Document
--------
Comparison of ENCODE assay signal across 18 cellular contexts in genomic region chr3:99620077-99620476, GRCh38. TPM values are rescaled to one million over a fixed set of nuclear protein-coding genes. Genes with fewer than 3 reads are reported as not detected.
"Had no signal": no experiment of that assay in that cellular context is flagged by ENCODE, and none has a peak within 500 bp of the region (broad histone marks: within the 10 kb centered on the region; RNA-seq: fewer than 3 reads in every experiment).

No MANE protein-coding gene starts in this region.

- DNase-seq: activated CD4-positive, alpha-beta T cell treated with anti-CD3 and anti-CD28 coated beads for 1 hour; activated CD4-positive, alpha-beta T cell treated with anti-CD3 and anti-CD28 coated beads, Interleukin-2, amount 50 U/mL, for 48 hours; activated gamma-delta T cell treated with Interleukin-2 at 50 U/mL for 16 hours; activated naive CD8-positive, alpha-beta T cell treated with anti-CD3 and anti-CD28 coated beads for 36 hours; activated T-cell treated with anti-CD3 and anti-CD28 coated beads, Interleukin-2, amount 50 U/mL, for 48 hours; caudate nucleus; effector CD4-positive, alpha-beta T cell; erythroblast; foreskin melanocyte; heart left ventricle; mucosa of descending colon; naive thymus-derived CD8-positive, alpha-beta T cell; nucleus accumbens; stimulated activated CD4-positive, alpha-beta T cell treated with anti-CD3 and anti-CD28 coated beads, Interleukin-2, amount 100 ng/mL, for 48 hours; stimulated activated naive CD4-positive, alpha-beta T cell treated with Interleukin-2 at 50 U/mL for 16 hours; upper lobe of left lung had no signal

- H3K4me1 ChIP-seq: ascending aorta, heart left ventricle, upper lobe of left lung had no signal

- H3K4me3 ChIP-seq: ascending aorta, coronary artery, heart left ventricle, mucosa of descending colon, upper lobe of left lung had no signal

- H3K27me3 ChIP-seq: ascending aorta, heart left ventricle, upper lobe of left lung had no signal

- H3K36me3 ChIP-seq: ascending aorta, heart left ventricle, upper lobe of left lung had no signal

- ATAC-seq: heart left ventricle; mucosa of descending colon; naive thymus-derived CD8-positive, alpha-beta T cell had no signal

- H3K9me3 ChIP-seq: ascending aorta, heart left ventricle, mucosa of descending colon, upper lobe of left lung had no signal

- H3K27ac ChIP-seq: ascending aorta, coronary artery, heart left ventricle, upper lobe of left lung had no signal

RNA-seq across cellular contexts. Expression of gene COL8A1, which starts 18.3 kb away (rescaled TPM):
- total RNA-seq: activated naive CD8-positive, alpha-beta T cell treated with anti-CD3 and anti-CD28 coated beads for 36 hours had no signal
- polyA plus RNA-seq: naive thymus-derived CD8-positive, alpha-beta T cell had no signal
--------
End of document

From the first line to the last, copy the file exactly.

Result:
Comparison of ENCODE assay signal across 18 cellular contexts in genomic region chr3:99620077-99620476, GRCh38. TPM values are rescaled to one million over a fixed set of nuclear protein-coding genes. Genes with fewer than 3 reads are reported as not detected.
"Had no signal": no experiment of that assay in that cellular context is flagged by ENCODE, and none has a peak within 500 bp of the region (broad histone marks: within the 10 kb centered on the region; RNA-seq: fewer than 3 reads in every experiment).

No MANE protein-coding gene starts in this region.

- DNase-seq: activated CD4-positive, alpha-beta T cell treated with anti-CD3 and anti-CD28 coated beads for 1 hour; activated CD4-positive, alpha-beta T cell treated with anti-CD3 and anti-CD28 coated beads, Interleukin-2, amount 50 U/mL, for 48 hours; activated gamma-delta T cell treated with Interleukin-2 at 50 U/mL for 16 hours; activated naive CD8-positive, alpha-beta T cell treated with anti-CD3 and anti-CD28 coated beads for 36 hours; activated T-cell treated with anti-CD3 and anti-CD28 coated beads, Interleukin-2, amount 50 U/mL, for 48 hours; caudate nucleus; effector CD4-positive, alpha-beta T cell; erythroblast; foreskin melanocyte; heart left ventricle; mucosa of descending colon; naive thymus-derived CD8-positive, alpha-beta T cell; nucleus accumbens; stimulated activated CD4-positive, alpha-beta T cell treated with anti-CD3 and anti-CD28 coated beads, Interleukin-2, amount 100 ng/mL, for 48 hours; stimulated activated naive CD4-positive, alpha-beta T cell treated with Interleukin-2 at 50 U/mL for 16 hours; upper lobe of left lung had no signal

- H3K4me1 ChIP-seq: ascending aorta, heart left ventricle, upper lobe of left lung had no signal

- H3K4me3 ChIP-seq: ascending aorta, coronary artery, heart left ventricle, mucosa of descending colon, upper lobe of left lung had no signal

- H3K27me3 ChIP-seq: ascending aorta, heart left ventricle, upper lobe of left lung had no signal

- H3K36me3 ChIP-seq: ascending aorta, heart left ventricle, upper lobe of left lung had no signal

- ATAC-seq: heart left ventricle; mucosa of descending colon; naive thymus-derived CD8-positive, alpha-beta T cell had no signal

- H3K9me3 ChIP-seq: ascending aorta, heart left ventricle, mucosa of descending colon, upper lobe of left lung had no signal

- H3K27ac ChIP-seq: ascending aorta, coronary artery, heart left ventricle, upper lobe of left lung had no signal

RNA-seq across cellular contexts. Expression of gene COL8A1, which starts 18.3 kb away (rescaled TPM):
- total RNA-seq: activated naive CD8-positive, alpha-beta T cell treated with anti-CD3 and anti-CD28 coated beads for 36 hours had no signal
- polyA plus RNA-seq: naive thymus-derived CD8-positive, alpha-beta T cell had no signal